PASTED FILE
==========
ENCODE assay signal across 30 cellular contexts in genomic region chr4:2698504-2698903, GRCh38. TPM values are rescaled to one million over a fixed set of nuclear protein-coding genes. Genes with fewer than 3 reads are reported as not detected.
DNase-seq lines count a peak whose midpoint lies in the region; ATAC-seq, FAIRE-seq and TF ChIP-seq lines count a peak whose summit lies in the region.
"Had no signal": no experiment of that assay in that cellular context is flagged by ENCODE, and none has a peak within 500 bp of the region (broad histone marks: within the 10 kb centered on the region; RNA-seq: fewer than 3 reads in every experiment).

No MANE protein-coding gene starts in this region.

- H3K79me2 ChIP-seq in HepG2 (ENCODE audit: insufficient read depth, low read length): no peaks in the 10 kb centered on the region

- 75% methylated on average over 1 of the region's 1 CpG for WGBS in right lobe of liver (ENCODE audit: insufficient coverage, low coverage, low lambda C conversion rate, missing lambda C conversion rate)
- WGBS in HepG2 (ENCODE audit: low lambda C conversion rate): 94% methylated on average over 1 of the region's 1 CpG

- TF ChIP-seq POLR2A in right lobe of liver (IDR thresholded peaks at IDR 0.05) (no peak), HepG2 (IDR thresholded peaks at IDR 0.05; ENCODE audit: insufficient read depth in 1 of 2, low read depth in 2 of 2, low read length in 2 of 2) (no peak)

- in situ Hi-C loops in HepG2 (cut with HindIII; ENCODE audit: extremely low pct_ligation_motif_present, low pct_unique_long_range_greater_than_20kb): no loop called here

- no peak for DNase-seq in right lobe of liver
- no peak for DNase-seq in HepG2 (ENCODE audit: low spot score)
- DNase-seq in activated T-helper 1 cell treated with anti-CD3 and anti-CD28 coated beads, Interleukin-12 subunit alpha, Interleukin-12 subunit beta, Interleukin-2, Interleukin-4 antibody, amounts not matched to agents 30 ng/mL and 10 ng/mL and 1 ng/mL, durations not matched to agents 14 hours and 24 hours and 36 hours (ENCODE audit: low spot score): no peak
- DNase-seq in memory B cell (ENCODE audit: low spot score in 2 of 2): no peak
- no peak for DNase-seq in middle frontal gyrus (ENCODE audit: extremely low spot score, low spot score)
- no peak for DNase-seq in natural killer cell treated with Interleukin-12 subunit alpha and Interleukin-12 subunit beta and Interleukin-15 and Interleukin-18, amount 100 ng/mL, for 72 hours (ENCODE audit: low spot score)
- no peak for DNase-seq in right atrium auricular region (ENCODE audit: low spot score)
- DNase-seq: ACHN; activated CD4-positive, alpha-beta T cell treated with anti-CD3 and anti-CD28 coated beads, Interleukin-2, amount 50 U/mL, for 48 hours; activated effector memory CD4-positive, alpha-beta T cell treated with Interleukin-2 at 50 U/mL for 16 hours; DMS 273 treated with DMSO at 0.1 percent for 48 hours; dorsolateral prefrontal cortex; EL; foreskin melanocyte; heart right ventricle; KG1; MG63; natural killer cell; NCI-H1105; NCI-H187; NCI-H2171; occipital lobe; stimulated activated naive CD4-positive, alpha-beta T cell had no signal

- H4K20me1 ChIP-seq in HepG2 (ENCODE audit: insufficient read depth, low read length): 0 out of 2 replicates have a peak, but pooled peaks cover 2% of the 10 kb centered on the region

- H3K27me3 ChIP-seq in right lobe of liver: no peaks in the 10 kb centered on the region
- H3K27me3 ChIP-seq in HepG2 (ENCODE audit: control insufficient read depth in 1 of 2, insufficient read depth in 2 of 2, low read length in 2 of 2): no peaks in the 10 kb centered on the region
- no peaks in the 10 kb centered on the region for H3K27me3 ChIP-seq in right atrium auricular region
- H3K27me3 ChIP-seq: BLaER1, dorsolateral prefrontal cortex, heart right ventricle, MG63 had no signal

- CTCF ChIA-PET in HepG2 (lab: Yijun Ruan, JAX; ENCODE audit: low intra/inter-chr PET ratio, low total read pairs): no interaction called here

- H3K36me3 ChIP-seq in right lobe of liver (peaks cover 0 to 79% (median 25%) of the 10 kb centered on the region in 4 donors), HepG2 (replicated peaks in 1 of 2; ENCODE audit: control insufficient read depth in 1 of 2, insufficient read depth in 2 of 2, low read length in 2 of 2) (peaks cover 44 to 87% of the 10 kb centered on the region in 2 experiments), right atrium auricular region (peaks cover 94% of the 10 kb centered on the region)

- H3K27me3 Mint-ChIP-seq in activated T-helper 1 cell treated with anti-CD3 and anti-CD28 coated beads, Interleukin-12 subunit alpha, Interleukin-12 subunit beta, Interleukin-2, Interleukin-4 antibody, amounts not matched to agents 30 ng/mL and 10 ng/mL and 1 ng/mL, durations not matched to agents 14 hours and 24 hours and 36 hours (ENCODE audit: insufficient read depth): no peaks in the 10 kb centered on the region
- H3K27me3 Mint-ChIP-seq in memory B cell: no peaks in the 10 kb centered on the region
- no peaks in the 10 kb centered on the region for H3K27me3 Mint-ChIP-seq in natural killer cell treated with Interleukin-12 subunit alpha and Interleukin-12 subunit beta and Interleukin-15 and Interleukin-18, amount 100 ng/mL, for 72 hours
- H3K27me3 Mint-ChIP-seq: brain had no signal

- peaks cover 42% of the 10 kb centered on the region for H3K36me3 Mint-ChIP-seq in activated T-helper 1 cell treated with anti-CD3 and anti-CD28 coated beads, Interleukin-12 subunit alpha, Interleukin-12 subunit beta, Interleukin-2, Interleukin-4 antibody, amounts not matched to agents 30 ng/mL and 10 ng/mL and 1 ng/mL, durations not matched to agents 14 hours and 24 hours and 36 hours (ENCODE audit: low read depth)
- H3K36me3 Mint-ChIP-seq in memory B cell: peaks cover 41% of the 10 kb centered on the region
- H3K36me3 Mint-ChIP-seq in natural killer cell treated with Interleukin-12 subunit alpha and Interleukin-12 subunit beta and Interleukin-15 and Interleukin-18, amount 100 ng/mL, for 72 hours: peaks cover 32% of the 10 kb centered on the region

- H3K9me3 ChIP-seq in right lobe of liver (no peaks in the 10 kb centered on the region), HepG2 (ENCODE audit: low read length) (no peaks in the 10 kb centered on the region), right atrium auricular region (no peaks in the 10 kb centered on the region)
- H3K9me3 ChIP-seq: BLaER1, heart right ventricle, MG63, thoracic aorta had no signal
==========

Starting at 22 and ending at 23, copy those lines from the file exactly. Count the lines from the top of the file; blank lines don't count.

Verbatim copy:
- H3K27me3 ChIP-seq: BLaER1, dorsolateral prefrontal cortex, heart right ventricle, MG63 had no signal

- CTCF ChIA-PET in HepG2 (lab: Yijun Ruan, JAX; ENCODE audit: low intra/inter-chr PET ratio, low total read pairs): no interaction called here